• Very functional tools are free or are inexpensive. More integrated and advanced tools are available to plug into other CMS or KM suites… low bar to show return.
  • Efficiency of knowledge workers
    • Less time spent finding what they already know
    • Writing activities can be done in pieces
  • Better networking – search across to find someone with a good idea
  • Organizational learning / distributed apprenticeship
  • PKM blogging is an inexpensive partial solution to a complex problem
  • Blogs can be an important part of an organization’s tool kit – help knowledge workers get more out of their reading, meetings, and thought

These and other relevant links can be found on our collaborative blog: (you are here!)

1. For a reading list on PKM see: back
2. See Torill Mortensen and Jill Walker, "Blogging thoughts personal publication as an online research tool," chapter in SKIKT-Researchers' Conference 2002: Researching ICTs in Context, Oslo, Norway: InterMedia, 2002, pp.256-9. back
3. See also Frederik Wacka, Beginner’s Guide to Corporate Blogging, back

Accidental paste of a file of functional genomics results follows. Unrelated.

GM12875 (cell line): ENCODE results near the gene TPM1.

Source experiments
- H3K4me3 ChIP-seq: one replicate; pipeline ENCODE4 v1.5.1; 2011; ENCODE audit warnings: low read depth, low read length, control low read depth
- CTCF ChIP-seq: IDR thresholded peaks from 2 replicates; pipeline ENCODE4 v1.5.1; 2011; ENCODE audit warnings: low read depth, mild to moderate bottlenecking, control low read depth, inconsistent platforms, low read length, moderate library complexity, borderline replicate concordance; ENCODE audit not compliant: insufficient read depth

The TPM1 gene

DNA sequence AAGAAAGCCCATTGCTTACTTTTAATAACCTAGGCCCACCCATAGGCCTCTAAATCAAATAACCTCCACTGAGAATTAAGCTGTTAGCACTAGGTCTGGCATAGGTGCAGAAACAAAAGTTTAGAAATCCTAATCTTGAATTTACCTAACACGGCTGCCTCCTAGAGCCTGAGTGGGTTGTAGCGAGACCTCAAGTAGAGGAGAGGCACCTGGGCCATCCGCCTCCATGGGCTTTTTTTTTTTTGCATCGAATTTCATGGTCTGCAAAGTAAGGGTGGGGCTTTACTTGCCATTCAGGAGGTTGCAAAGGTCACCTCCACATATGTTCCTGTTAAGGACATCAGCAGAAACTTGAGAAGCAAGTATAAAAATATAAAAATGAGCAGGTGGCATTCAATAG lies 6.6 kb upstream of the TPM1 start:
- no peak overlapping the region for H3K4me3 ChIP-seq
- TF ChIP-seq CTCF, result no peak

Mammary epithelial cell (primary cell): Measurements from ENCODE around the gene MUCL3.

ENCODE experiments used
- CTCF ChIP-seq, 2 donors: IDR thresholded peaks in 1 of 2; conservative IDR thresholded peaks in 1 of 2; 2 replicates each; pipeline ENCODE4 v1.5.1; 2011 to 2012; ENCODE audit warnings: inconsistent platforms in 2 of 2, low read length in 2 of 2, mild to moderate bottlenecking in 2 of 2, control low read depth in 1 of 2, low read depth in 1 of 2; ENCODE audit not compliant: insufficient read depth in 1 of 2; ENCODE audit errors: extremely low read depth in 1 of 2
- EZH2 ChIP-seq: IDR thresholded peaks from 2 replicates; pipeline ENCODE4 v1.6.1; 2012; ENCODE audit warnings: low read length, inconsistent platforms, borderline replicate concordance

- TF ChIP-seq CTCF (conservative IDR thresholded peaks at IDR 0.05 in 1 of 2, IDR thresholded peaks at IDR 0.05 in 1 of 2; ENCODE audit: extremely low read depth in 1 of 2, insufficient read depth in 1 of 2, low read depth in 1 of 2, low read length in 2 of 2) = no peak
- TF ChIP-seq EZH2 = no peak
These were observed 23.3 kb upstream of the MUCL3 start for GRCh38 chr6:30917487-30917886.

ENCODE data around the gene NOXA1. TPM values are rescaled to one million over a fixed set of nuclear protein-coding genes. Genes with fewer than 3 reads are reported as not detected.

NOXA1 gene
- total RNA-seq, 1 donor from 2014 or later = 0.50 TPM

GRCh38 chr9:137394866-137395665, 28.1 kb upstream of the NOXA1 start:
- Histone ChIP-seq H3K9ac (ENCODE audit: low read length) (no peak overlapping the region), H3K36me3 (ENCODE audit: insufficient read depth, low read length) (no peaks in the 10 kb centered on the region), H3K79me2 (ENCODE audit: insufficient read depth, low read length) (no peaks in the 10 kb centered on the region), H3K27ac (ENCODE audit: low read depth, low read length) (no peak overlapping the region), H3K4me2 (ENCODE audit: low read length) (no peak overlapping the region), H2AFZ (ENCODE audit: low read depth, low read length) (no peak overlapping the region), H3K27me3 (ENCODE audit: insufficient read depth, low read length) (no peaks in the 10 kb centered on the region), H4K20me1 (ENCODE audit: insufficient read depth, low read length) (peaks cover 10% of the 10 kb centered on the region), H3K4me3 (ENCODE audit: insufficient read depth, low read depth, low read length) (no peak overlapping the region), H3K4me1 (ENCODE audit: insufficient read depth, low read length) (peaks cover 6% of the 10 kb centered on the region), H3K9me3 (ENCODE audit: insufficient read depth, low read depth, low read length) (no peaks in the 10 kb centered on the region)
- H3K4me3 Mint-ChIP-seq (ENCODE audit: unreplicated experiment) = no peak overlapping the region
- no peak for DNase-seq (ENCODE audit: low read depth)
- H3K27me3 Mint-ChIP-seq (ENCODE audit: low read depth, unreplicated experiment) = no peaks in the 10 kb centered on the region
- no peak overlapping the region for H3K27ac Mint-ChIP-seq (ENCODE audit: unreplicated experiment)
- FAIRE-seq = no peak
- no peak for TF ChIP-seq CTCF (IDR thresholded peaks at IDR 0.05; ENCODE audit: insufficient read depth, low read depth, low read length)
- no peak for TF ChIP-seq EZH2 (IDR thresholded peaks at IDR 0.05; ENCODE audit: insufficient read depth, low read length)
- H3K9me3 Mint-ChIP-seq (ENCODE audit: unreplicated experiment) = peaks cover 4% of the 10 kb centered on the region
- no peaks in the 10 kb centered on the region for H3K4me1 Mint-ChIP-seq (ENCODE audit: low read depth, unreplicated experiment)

4. For more on blogging and reflective practice see Sebastian Fiedler. "Personal Webpublishing as a reflective conversational tool for self-organized learning." In T. Burg, ed. BlogTalks. Vienna: Zentrum für wissenschaftliche Forschung und Dienstleistung , 2004. 190-216. (draft available$963 , accessed 11/4/2004) or P. Hernandez-Ramos, "Web Logs and Online Discussions As Tools to Promote Reflective Practice." Journal of Interactive Online Learning 3, no. 1 (June 2004). Available: (accessed 11/3/2004).back
5. Thomas H. Davenport, "Information Behavior and Culture." In Information Ecology: Mastering the Information and Knowledge Environment. New York: Oxford University Press, 1997. Page 93 has a graphic demonstrating "a hierarchy of information engagement" from read/view through simulate/live.back
6. Marcia J. Bates. "The design of browsing and berrypicking techniques for the online search interface." Online Review v13 n5 (1989): 407-24. back
7. There are several good discussions of corporate blogging policies that are generally intended for external blogs. A very recent one is from Charlene Li of Forrester Research, (accessed 11/9/2004) back